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Budget 2020-21
Arthanomics Series
Page 2


Budget 2020-21
Arthanomics Series
What will we cover
Key to Budget Documents 
A glance at various receipts and expenditures 
Various deficit statistics  
Budget Profile 
Prominent themes of the budget
Page 3


Budget 2020-21
Arthanomics Series
What will we cover
Key to Budget Documents 
A glance at various receipts and expenditures 
Various deficit statistics  
Budget Profile 
Prominent themes of the budget
Key to Budget Documents
1. Annual Financial Statement(AFS) 
-
The document as provided under Article 112, shows the estimated receipts 
and expenditure of GOI for 2020-21 in relation to estimates for 2019-20 as 
also actual expenditure for the year 2018-19.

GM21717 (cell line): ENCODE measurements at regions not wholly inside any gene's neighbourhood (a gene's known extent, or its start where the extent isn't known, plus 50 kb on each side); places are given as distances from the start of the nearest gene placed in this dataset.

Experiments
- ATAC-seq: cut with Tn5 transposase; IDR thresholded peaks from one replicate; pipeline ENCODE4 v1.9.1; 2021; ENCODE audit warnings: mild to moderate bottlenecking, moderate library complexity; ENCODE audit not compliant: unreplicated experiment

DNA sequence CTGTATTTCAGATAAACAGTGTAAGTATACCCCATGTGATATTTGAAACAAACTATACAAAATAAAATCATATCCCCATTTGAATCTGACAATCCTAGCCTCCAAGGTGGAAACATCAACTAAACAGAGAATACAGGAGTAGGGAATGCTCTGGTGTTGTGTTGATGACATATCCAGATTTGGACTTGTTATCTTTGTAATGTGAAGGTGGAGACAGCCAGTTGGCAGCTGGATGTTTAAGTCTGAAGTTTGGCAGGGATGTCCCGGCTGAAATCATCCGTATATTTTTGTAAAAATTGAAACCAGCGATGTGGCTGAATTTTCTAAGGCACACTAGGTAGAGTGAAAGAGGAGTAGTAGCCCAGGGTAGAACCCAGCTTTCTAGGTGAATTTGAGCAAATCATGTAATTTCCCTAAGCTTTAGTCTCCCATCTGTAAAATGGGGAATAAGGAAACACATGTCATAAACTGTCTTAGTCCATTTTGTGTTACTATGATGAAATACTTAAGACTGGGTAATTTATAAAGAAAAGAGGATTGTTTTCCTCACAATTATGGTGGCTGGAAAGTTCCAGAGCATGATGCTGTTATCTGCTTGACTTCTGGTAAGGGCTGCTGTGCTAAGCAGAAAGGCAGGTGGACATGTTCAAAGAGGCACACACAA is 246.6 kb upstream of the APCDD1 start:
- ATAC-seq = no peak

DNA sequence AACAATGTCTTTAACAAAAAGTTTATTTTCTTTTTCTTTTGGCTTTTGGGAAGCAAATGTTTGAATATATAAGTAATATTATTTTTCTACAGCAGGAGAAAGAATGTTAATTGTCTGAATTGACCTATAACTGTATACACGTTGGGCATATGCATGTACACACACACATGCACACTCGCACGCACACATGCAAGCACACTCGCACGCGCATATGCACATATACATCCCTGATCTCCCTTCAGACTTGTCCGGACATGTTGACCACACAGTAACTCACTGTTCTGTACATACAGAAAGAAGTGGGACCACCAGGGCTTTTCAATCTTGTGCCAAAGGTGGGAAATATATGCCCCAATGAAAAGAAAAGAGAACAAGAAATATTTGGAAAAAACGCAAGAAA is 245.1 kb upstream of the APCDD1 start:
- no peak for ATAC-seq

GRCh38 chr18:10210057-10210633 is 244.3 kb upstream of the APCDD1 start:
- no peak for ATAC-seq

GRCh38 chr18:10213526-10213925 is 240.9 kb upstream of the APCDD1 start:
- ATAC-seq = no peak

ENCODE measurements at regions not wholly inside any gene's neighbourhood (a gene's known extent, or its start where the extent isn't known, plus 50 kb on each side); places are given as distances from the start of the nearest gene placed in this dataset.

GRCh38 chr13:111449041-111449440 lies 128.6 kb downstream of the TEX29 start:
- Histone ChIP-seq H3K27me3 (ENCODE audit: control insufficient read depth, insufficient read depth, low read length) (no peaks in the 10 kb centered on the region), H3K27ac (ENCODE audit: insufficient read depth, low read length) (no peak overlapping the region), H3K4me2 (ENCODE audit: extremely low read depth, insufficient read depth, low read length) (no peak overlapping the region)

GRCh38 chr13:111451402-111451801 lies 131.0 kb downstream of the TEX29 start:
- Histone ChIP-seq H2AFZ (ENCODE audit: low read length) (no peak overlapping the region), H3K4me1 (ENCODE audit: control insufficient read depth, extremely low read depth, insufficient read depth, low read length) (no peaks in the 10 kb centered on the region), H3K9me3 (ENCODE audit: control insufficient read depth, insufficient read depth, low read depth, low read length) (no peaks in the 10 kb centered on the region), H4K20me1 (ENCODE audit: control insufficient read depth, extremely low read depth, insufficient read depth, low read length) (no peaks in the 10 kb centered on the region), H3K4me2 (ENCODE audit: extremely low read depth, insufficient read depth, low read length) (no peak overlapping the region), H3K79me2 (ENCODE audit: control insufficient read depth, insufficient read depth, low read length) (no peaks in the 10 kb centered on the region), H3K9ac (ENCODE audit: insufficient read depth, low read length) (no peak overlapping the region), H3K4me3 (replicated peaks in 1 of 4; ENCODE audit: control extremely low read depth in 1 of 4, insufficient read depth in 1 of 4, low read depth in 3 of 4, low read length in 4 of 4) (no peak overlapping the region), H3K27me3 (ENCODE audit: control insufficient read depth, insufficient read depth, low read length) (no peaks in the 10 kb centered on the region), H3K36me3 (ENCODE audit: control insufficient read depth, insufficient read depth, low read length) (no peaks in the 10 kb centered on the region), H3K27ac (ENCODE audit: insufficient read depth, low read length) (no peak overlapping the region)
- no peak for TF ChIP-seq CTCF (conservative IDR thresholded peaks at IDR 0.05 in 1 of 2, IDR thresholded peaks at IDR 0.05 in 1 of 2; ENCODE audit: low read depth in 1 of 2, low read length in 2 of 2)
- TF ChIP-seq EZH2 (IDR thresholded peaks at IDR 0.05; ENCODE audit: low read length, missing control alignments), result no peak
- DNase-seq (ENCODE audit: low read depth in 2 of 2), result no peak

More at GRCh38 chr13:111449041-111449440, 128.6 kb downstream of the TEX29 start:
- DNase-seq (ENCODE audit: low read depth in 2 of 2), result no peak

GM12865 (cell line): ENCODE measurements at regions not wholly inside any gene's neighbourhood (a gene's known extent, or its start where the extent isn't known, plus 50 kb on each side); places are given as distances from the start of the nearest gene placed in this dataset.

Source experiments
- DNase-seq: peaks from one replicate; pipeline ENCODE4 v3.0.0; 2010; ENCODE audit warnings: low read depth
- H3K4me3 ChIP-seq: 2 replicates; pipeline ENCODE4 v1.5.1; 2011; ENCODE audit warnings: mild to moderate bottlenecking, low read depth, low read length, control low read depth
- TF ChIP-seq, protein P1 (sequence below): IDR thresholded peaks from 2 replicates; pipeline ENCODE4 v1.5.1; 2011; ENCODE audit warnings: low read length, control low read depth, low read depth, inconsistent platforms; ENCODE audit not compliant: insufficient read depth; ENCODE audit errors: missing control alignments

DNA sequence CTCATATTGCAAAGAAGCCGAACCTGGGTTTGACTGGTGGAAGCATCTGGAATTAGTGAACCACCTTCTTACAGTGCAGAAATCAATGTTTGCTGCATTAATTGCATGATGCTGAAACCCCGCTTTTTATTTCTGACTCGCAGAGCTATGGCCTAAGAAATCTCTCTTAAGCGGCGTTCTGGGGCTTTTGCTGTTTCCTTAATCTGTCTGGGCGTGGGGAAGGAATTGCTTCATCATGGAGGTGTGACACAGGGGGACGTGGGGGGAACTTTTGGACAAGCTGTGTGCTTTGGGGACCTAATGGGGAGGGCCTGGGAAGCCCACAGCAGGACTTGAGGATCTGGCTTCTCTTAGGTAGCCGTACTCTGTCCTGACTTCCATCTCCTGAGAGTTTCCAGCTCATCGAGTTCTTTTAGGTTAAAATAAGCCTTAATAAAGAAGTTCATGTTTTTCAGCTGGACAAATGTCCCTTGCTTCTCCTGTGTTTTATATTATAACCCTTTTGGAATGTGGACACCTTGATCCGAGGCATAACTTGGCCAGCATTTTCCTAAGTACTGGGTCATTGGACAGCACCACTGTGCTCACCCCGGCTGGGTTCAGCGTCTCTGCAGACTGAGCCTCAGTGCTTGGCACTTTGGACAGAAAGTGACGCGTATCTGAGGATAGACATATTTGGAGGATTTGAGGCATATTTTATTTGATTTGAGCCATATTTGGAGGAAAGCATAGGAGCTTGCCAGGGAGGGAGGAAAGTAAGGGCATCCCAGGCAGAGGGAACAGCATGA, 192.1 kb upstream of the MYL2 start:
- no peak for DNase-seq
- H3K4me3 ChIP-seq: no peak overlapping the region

-
These receipts and expenditure are shown under 3 parts: (a) Consolidated 
Fund of India; (b) Contingency Fund of India; (c) Public Account of India. 
-
The AFS has to distinguish the expenditure on revenue account from 
expenditure on other accounts(capital). 
2. Demand for Grants(DG) 
-
Article 113 of the constitution mandates that the estimates of expenditure 
from Consolidated Fund included in AFS and required to be voted by Lok 
Sabha, be submitted in the form of Demand for Grants. 
-
Each demand initially gives separately the totals of : (a) Voted and Charged 
expenditure; (b) Revenue and Capital Expenditure; (c) Grand total on gross 
basis on the amount of expenditure for which demand is presented.
Page 4


Budget 2020-21
Arthanomics Series
What will we cover
Key to Budget Documents 
A glance at various receipts and expenditures 
Various deficit statistics  
Budget Profile 
Prominent themes of the budget
Key to Budget Documents
1. Annual Financial Statement(AFS) 
-
The document as provided under Article 112, shows the estimated receipts